The ESRB or the Entertainment Software Rating Board will begin including a label specifically for games that have some form of micro-transaction or loot box system in place.
The new addition to the ESRB rating systems is a direct response to the outcry and controversy caused by the rampancy of titles that include some form of loot box or in-game micro-transaction. The ESRB released a statement earlier this morning regarding the change, they said the new label will be “applied to games with in-game offers to purchase digital goods or premiums with real-world currency.” They continued, adding, “including but not limited to bonus levels, skins, surprise items (such as item packs, loot boxes, mystery awards), music, virtual coins and other forms of in-game currency, subscriptions, season passes and upgrades (e.g., to disable ads).”
The new label will be separate from the typical ESRB age label (E-for-Everyone, T-for-Teen, etc.) and will only appear on games that have some form of micro-transaction or gambling system.
The phenomena of in-game microtransactions are nothing new. However, they tended to be associated more with mobile-gaming, rather than PC and Console releases.
The ESRB also launched a new campaign targeted at parents, to highlight the various parental controls available in households that have a video game console. The new campaign is associated with the website, Parenteltools.org and is meant to help parents who are unfamiliar with video game rating systems.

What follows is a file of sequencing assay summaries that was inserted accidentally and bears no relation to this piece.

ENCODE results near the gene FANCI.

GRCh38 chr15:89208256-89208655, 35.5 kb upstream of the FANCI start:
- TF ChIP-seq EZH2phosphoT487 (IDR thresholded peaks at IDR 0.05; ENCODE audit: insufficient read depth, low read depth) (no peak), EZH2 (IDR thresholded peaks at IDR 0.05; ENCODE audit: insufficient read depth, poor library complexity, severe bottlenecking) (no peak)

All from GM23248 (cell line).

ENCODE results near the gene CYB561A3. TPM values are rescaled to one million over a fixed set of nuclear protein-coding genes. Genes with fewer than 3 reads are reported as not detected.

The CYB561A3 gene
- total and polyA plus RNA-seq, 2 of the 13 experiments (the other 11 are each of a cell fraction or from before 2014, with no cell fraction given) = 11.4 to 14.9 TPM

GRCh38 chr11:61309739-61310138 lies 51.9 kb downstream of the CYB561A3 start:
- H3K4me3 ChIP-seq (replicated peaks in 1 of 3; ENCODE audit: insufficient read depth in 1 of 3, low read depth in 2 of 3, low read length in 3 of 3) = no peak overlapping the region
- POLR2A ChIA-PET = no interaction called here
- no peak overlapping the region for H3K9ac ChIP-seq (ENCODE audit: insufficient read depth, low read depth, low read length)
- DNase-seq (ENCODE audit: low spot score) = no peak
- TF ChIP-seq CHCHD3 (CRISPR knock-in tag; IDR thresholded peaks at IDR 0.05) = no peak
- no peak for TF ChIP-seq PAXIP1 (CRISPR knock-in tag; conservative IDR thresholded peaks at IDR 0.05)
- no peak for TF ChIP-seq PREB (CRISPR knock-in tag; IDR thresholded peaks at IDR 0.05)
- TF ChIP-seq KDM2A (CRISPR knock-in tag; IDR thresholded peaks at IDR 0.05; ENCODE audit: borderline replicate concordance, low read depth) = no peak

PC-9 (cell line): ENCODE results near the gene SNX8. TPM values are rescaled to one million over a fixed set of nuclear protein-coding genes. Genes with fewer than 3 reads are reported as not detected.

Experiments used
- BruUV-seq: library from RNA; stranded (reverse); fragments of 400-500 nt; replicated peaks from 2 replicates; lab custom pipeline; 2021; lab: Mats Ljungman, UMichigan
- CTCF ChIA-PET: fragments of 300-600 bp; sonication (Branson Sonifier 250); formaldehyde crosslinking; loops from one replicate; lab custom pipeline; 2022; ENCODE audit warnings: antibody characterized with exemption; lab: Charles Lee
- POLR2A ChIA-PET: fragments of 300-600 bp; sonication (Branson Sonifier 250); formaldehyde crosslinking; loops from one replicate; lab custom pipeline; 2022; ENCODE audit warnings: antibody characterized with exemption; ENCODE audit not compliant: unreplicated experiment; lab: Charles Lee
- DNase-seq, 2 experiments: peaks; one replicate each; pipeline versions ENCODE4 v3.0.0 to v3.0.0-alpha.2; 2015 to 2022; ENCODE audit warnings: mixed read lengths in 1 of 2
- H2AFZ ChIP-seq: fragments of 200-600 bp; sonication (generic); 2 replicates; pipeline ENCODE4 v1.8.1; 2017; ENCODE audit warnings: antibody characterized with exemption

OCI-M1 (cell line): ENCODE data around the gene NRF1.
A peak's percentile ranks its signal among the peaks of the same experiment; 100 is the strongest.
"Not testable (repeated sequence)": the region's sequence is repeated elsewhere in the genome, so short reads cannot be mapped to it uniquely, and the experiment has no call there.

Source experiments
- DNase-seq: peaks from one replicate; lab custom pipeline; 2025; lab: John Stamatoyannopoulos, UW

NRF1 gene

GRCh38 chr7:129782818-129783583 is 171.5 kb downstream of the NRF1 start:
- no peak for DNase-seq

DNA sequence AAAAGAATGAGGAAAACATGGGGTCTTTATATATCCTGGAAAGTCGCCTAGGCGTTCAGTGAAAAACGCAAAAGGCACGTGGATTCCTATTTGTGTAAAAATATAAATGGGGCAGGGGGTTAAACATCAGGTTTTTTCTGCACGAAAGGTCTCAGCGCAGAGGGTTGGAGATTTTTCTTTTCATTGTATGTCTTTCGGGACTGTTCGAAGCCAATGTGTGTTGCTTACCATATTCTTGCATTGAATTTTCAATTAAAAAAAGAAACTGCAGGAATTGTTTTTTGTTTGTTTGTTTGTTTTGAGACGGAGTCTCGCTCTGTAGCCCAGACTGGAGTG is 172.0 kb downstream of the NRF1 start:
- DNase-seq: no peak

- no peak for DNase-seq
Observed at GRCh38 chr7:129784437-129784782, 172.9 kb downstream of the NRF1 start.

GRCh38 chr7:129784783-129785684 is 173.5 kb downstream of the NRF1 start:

“We feel this is an effective response, if you care about parents, if you care about their concerns, this is an effective response,” said Patricia Vance, the president of the ESRB, Tuesday morning. He added, “this is just a first step, we are going to continue to look at this issue and determine if there are additional measures or guidelines to put in place, this obviously is an issue of concern to the gamer community.”
When asked by Polygon, if the inclusion of a new label that highlights titles that include micro-transaction have caused any backlash from publishers, the ERSB simply responded with, “No.”
The new label will not out-right mention loot boxes, as the term is too general. While surveying parents before announcing the new addition, Vance said, ” a large majority of parents don’t know what a loot box is, and those that claim they do don’t really understand what a look box is,” this is why the ERSB launched an additional campaign through Parenteltools.org.
Hopefully, the new labelling system aides parents in making more well-informed choices, when it comes to buying games for their children.
Liked this article and want to read more like it? Check out Nathan Shubert’s coverage on how Sweden Could Identify Loot Boxes as Gambling.
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